Corra Daily Planet » 2009 » October

Background Checks and Money Wire Service Scams

Fri, October 30th, 2009 - 5:59 am - By Gordon Basichis

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There is but one more scam in the among the growing list of fraudulent financial operations, perpetrated by con artists seeking to take advantage of people in need of money.   This scam solicits unsuspecting individuals to cash checks for this group.  The checks are written in the name of  a fictitious company.   The victim cashes the check through his personal bank account, wires the cash through a wire service.   The victim is instructed he could keep roughly ten percent of the value of the check as his commission.

But then the check bounces and the victim is out the full amount of the check.   He seeks restitution.  There is none. The wire service informs him that there is really nothing he could do.

The U.S. Federal Trade Commission thought otherwise.  After investigating the wire service practices of MoneyGram, the wire service company agreed to pay out $18 million and take on a series of anti-fraud measures.   This came after the Federal Trade Commission decided MoneyGram wasn’t doing enough due diligence and conducting adequate background checks on suspicious agents.   They failed to terminate suspicious agents, it was alleged.   According to the report, MoneyGram supposedly ignored warnings from law enforcement  authorities and form its own workers that widespread fraud was being conducted over the MoneyGram network.

So now  MoneyGram will conduct the necessary background checks and scrutinize or terminate suspicious agents.  According to  an article in Philly.com a number of MoneyGram’s Canadian agents may have acted in collusion with the scam artists and are being investigated.  However, a word to the wise.   Even if y or any other wire service agency, or for that matter any other third party is conducting background checks, approach all offers with caution.  Especially when the offers seem almost too good to be true, or the financial compensation looks like easy money.   Easy money means there is often no money.  Unless the money at the end of the scam is your money.  The money you lost.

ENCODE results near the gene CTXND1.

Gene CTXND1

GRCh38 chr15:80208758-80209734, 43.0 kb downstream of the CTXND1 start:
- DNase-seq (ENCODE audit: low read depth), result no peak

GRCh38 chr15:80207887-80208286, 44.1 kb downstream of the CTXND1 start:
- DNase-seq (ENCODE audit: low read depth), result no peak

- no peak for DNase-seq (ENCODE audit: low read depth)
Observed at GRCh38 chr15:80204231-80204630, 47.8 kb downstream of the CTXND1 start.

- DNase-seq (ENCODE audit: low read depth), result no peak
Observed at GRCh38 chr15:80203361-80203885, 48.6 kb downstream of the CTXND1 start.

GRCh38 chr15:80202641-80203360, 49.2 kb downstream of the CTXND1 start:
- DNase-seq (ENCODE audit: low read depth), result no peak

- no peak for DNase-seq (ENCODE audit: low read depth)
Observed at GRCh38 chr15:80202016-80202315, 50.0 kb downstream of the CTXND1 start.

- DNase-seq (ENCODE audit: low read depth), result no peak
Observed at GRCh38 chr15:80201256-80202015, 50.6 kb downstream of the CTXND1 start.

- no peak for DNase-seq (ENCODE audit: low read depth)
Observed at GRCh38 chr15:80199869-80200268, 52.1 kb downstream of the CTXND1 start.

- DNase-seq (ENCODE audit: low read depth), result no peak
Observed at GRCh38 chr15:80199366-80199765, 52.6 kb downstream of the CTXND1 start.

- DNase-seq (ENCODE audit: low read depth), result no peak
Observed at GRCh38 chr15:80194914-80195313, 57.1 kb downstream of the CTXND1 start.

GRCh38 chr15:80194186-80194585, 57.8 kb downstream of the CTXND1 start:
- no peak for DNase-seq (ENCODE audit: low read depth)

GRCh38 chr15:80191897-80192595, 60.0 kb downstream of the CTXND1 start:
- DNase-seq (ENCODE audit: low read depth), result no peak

When Background Checks Can Haunt Your Career Change

Thu, October 29th, 2009 - 5:23 am - By Gordon Basichis

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According to President Obama, this is the era of change.  Indeed it is, in more ways than one.  Some of us may be getting more change than we had bargained for, what with the economic downturn, the many employment layoffs,   and a new crisis confronting us every day.   Given the changes and the economic meltdown, more than a few laid off employees are looking for work.   Some are looking to move from one industry to another.

Small wonder.  The recession has revealed the sad fact that certain industries or at least certain sectors in the related industries are obsolete or close to it.  Like Elvis, there are jobs that have left the building and are never coming back.   This change affects a great many industries, and more to the point the people working inside them.   It has become necessary for tens of thousands, maybe millions of workers to find employment in other industries.   This isn’t as easy at it may sound.  And, frankly, it doesn’t sound all that easy.  But it can be done, and many people are doing it.

Moving from one industry to another requires a change of attitude, a different perspective.   I know senior executives in everything from the entertainment industry to the apparel manufacturing industry who are reluctant to make the switch.   There are psychological issues, identity considerations.   Simply put, you see yourself in this capacity, your friends see you in that capacity, and suddenly you are working in an altogether different sector.   It’s tough on the brain, and it’s tough on the emotions.  But then not making the change is tough on the wallet and when the dollar is down and money is short, that’s the hardest one of all.

Of course an employment candidate must list his job skills.   As the candidate, you should discard the job skills that apply only to a specific industry and isolate the skills that will help in a transition.  Be honest about which skills will make the cut, and which skills will not.   Then you must arrange those skills in a viable personal marketing package.    This is your sales pitch or part of it.  Let’s face it, you will be convincing someone in a different industry why you should be considered as a viable candidate.  Often you are asking for consideration over the other viable candidates who are also looking for work and have actual experience  in that particular industry.   If you have an advocate or friend working in another industry, it may be easier to get your foot in the door.   But, honestly, with so much competition for every job out there, this may be just a slight advantage.  At the end of the day, it is up to you.